Geometry Problem. Post your solution in the comment box below.

Level: Mathematics Education, High School, Honors Geometry, College.

This entry contributed by Sumith Peiris, Moratuwa, Sri Lanka.

Click on the figure below to view more details of problem 1261.

## Friday, September 16, 2016

### Geometry Problem 1261: Cyclic Quadrilateral, Circle, Diameter, Midpoint, Measurement

Labels:
circle,
cyclic quadrilateral,
diameter,
measurement,
midpoint

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https://goo.gl/photos/tDgKutmrL4Bn9Lur8

ReplyDeleteDraw points O, E, F, G per sketch

Note that OE ⊥AB , AF⊥ EF and triangles EBC, AFE are 45-45- 90 triangles

We also have AF/FC= CD/AD= 1/3 => EC//AE

And BE/BA=BC/BE= 1/2

Dear Peter - How is AF/FC = CD/AD?

DeleteSince AB=2BC=> BC=BE=AE ( see sketch)

DeleteTriangles AFE, EGB and BGC are 45-45-90 triangles and are congruent ( case ASA)

so FA=FE=EG=GC => AF/FC= 1/3

Palai Renato

ReplyDeleteWe put AB=1, BC = 2 AC= √5,

We put CD=x we have x+(3x)2=√5, and therefore x= 1/√2

<BAC =45 (regle of sum of tangent), CD=DE and CE=1

CE=CB and C is midpoint of BE

Reply

How is < BAC = 45?

ReplyDeleteABCD is cyclic, with AC being diameter. Hence, Angle ABC and Angle ADC are right angles, by Thales' theorem.

ReplyDeleteBy pythagoras’ theorem, it’s evident that BC = AC/sqrt(5), AB = 2AC/sqrt(5), CD = AC/sqrt(10), AD = 3AC/sqrt(10). We need the sine and cosines of angle BAC, angle CAD.

If we let O be the circumcenter of ABCD, then angle BOC = 2 angle BAC, angle COD = 2 angle CAD. This is obvious high school geometry.

From here, we use complex numbers.

Let the circle on ABCD be the unit circle and c = 1, a = -1.

With a bit of trig (especially double angle formula), b = cis(angle BOC) = cis(2 angle BAC) = (3/5) + i(4/5). Similarly, d = cis(-angle COD) = (4/5) – i(3/5).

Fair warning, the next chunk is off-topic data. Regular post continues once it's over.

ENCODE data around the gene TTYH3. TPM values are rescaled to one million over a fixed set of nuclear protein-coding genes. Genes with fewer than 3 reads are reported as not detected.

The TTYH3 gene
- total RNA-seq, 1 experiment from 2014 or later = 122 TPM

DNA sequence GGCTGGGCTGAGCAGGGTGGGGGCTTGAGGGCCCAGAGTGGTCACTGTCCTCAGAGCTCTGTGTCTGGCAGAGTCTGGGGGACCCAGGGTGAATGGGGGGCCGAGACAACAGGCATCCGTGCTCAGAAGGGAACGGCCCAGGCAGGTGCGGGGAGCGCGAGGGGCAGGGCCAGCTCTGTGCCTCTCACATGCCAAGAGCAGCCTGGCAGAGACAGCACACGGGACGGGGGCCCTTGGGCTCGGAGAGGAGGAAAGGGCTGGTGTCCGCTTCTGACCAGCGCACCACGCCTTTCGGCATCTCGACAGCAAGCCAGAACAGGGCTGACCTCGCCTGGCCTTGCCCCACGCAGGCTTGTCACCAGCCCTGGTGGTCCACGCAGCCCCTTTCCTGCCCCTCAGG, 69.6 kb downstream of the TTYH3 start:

Now let’s make a point F such that C is the midpoint of B and F. This indicates (f + b)/2 = c, which rearranges to f = 2c – b. We compute f = (4/5) – i(4/5).

We now assert that A, D and F are collinear. This is proved by checking that (a – f)/(a – d) is a real number (justification is De Moivre theorem; (a - d) multiplied by a real number would make (a-f) iff a-f and a-d make an angle of 0 or 180 degrees with each other).

(a – f)/(a – d) = (12/5 – i(4/5))/((-9/5) – i(3/5)) = (4/5) / (-3/5) = -4/3 which is definitely a real number. So we conclude that F is on line AD and BC (as C is midpoint of BF).

But we know that E is the intersection of AD and BC. This means E = F, and the proof is complete.

Problem 1261

ReplyDeleteIs <BAC+<CAD=45, so <CED=45 then CD=DE. Let the points K, L on the side AD such that

AK=KL=LD=AD/3=DC=DE. So AL=LE and BL is perpendicular at AE so BL//CD. Therefore

BC=CE (LD=DE).

APOSTOLIS MANOLOUDIS 4 HIGH SCHOOL KORYDALLOS PIRAEUS GREECE

Palai Renato,

ReplyDeleteReply to Sumith Peiris to request to motivate why angle.. is 45°.

If we calla <BAC= and <CAD= , <BAD= + , bat

tang ( + )=(tang + tang )/(1 - tang tang ) and introducing the values of and , we have: (2+3)//1-2x3)= -1, tang 1 = 45°

Reply

Thank u. Good pure geometry proof

ReplyDeleteGood pure geometry solution

ReplyDeleteLet CD = 1

ReplyDelete=> AD = 3

=> AC^2 = CD^2 + AD^2 = Sqrt(10)

Similarly solving for AB & AC in the right triangle ABC,

we get BC = sqrt(2) --------(1)

and AB = 2*Sqrt(2)

Let CE = x and DE = y

As CE^2 = DE^2 + CD^2

=> 1+y^2 = x^2 ----------- (2)

As ED.EA = EC.EB (From Secant-Secant Rule)

=> y.(3+y) = x.(x+Sqrt(2))

=> y^2+3y = x^2+Sqrt(2).x

=> 3y = (x^2-y^2) + Sqrt(2).x

=> 3y = 1 + Sqrt(2).x (from (1) )

=> y = [1+Sqrt(2).x]/3 ----------(3)

Substituting the value of y in Eq(2)

=> 9 + (1+2x+2Sqrt(2)x) = 9x^2

=> 7x^2 - 2Sqrt(2)x -10 = 0

Therefore x = (2Sqrt(2) + Sqrt(8+288))/14 = 14.Sqrt(2)/14 = Sqrt(2) = BC (from (1) )

Hence C is midpoint of BE